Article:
So, I did the unthinkable. I waited until my mom was busy signing the cheque at the cashier and I snuck over to the bulletin board. As quickly and as inconspicuously as I could, I pulled about eight ornaments off the wall and stuffed them into every possible crevice my fluffy winter parka offered. In all four pockets, up my sleeves, under the waist band. Everywhere. I was elated! Victory was finally mine! My heart was racing with adrenaline as I innocently rejoined my mother, leaving the store. I had had a problem which I personally solved without the help from the nonbelievers in my family. I remember thinking how shocked and jealous my older sisters will be on Christmas morning when Santa only comes for me and not for them.

Once my mother and I were home, I ran up to my room and began to meticulously hang my new contraband balls on my lamp, a natural stand-in for a tree, with great ceremony. I hummed “Santa Claus is Coming to Town” as I carefully chose the perfect spot for each shiny red globe. And when I was finished, I stepped back to admire my handiwork with tremendous pride. Santa was coming to town and everyone had me to thank.

Just then, my mother came up the stairs, curious as to where I had disappeared to. You know, the idea that she would be upset about seeing the ornaments never occurred to me once. That, I suppose, was my biggest mistake. She walked into my room, took one look at the Christmas-clad lamp, and completely flipped out.

In her anger, she demanded to know where the ornaments had come from. I panicked and lied, blaming the whole thing on my imaginary friends, John and Sheniqua. Now, I had stolen and lied to my mother, but Santa would understand that it was all in reverence to him, of that I was certain.

Of course, Mom didn’t buy the story and showed her hand: “I know you took these from the grocery store! And you are going straight back there, returning them, and apologizing.” What??? Return the only thing guaranteeing that I, too, will have a merry Christmas? That was too much for little five-year-old me to bear and with that, I began to cry. I pleaded with her, but I stuck with my story the whole time. I rationalized that John and Sheniqua were so worried about Santa that they couldn’t help but borrow the balls from the grocery store, with the plan to return them after Christmas. I asked why the balls were so important to the Giant. I demonstrated that it didn’t cost us anything, because they were free stolen. Mom was an unmovable force. The balls were going back.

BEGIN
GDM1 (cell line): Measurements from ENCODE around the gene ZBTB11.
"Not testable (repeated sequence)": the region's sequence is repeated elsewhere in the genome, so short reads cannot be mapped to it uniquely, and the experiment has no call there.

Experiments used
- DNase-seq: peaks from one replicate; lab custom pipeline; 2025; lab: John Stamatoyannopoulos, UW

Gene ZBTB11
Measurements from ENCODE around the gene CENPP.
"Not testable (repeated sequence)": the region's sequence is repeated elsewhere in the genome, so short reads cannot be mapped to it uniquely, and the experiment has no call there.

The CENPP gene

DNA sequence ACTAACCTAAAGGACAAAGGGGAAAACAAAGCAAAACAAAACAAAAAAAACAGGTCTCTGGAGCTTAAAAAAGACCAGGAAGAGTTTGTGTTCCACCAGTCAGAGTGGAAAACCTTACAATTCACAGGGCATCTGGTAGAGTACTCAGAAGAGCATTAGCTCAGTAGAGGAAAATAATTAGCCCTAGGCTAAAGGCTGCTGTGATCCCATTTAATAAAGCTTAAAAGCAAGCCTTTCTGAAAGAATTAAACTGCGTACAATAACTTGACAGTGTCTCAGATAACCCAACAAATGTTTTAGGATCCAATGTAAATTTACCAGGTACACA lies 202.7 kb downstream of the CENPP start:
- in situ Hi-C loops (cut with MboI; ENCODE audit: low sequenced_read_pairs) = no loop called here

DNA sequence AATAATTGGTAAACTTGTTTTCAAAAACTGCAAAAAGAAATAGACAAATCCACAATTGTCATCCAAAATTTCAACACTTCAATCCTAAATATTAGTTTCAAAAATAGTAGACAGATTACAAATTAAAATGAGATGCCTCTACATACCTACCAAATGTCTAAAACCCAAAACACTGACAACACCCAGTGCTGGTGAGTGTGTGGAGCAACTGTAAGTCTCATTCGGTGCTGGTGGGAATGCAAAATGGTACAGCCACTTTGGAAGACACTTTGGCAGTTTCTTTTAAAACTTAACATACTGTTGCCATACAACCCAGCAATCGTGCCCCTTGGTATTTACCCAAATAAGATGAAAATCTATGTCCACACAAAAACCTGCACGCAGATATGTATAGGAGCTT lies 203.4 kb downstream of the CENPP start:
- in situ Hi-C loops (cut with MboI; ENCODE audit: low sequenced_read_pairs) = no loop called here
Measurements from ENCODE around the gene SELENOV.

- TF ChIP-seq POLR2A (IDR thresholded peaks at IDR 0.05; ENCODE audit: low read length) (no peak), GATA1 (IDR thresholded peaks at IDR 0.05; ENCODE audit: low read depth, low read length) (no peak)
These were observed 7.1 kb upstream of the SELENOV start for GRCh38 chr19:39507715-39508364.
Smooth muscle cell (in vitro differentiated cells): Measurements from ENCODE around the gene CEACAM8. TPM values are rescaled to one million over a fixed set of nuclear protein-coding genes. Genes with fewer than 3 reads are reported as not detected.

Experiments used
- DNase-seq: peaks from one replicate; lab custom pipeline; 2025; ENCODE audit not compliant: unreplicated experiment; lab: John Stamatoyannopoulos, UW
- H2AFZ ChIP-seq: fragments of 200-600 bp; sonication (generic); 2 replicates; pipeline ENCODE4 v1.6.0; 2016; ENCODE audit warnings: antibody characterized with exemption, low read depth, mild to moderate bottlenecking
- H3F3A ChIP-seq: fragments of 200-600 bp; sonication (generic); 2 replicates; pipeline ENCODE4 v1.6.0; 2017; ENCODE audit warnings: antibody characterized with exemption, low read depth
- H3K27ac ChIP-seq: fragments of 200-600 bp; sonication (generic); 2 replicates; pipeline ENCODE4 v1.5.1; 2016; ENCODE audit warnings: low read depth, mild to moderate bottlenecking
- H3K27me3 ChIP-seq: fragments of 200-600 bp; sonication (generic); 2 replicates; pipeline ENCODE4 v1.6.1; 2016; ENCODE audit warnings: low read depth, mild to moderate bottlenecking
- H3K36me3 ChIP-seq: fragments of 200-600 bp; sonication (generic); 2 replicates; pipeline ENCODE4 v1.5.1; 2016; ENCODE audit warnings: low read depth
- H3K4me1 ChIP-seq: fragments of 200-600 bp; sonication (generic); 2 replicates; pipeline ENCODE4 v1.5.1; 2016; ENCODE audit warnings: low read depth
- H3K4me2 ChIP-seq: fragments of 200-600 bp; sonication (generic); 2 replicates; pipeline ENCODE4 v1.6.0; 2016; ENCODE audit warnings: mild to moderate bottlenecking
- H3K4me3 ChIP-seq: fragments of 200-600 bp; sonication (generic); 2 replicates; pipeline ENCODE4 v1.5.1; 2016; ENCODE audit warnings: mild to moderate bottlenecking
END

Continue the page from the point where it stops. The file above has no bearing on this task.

I was mortified. How on earth could I face the grocery store people? I would surely get thrown into jail! People get arrested for stealing! I had one final request: Could my older sister, Kim, bring me back to the store instead of mom? Miraculously, mom agreed.

The drive back to the mall was long and quiet, as my sister didn’t quite know what to say to me, other than, “Joan..you know what you did was wrong, right?” Until the very end, I stuck to my story that my imaginary friends were to blame, not me. In fact, at this point, I was doing John and Sheniqua a favor by returning the balls for them so that they didn’t have to face the consequences; I was that good of a friend.

We entered the mall, and there was statue of Santa and his sleigh greeting us, laughing at me, mocking me. The sleigh was empty, obviously because Santa had already delivered the presents to the boys and girls who were ready for him. Not wanting to face the grocery store manager, I lied one last time and told Kim that the sleigh was once full of ornaments and this is where John and Sheniqua told me they got these red ones from. I emptied my pockets into the empty sleigh and watched as one by one, the red globes of Christmas joy rolled out of reach into the abyss of the empty sleigh.